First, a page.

How an employer chooses to reward its employees sends out messages, both explicit and implicit, about their values and what is considered important. A well-designed reward strategy can act as an important driver for performance and employee engagement. However, the approach adopted needs to fit with the context of the organisation and the environment in which it operates.
How employees value the benefits offered is a subjective judgement and what is highly valued by one employee may not be valued by another. As the diversity of the workforce increases, it is important to recognise this and to design a reward package that will appeal to a wide range of employees.
Likewise, as organisations change it is important to recognise that employees may expect a different reward package from different types of employer. It is especially important to take account of this as organisations grow. The informality and flexibility that may be offered by small employers is often valued by employees and may be seen as compensation for less competitive levels of pay and fewer benefits offered.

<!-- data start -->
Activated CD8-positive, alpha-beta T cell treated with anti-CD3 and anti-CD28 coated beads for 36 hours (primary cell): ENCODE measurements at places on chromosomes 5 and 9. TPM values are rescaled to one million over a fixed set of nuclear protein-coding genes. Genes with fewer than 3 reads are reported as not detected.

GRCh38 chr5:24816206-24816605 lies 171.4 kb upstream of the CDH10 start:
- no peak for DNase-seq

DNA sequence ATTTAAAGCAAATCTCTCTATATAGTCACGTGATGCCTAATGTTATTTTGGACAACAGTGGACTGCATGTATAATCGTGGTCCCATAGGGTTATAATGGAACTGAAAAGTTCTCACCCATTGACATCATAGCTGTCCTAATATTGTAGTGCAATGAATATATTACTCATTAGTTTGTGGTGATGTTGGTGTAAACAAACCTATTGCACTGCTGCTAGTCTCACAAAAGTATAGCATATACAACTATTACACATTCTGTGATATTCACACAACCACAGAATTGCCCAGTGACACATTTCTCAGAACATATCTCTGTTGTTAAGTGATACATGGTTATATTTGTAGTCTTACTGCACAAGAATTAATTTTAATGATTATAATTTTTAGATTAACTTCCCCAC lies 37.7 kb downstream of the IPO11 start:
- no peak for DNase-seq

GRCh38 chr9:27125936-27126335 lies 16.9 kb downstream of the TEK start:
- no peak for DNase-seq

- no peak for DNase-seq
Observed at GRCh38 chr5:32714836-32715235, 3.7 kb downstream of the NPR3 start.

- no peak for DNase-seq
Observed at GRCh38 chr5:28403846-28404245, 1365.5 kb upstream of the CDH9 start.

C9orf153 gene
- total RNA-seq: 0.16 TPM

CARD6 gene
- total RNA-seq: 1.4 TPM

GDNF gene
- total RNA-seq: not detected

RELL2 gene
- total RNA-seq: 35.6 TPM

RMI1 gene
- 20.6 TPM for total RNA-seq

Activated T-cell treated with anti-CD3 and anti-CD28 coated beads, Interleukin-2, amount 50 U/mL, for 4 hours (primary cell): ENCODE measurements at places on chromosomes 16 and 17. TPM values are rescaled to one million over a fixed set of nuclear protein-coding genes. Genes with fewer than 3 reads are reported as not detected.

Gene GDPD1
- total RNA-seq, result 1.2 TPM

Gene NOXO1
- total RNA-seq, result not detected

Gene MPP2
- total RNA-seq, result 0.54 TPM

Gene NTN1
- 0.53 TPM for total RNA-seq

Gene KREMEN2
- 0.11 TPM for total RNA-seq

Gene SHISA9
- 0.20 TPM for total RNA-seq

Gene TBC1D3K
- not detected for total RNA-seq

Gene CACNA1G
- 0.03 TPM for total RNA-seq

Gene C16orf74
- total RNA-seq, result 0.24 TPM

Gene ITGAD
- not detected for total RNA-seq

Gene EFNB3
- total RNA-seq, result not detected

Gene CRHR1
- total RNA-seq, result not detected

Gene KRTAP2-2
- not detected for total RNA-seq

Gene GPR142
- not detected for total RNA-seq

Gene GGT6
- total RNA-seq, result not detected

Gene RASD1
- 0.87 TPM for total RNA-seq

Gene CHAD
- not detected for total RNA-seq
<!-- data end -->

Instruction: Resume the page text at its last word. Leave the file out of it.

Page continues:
Employees who have been involved in a small business from its early stages may feel a have a high sense of involvement and feel a closeness to the business leaders, which is often highly valued. Sometimes small organisations offer ‘quirky’ benefits that reflect the personality or values of the owner. However, as an organisation grows, employees, especially new recruits, may have expectations of more competitive pay levels and a range of benefits offered by larger, progressive employers. Therefore, at this point, there is a need to review the reward package offered to remain competitive in the market place and to ensure it drives the desired behaviour.
Clare Kelliher is professor of work and organisation at Cranfield School of Management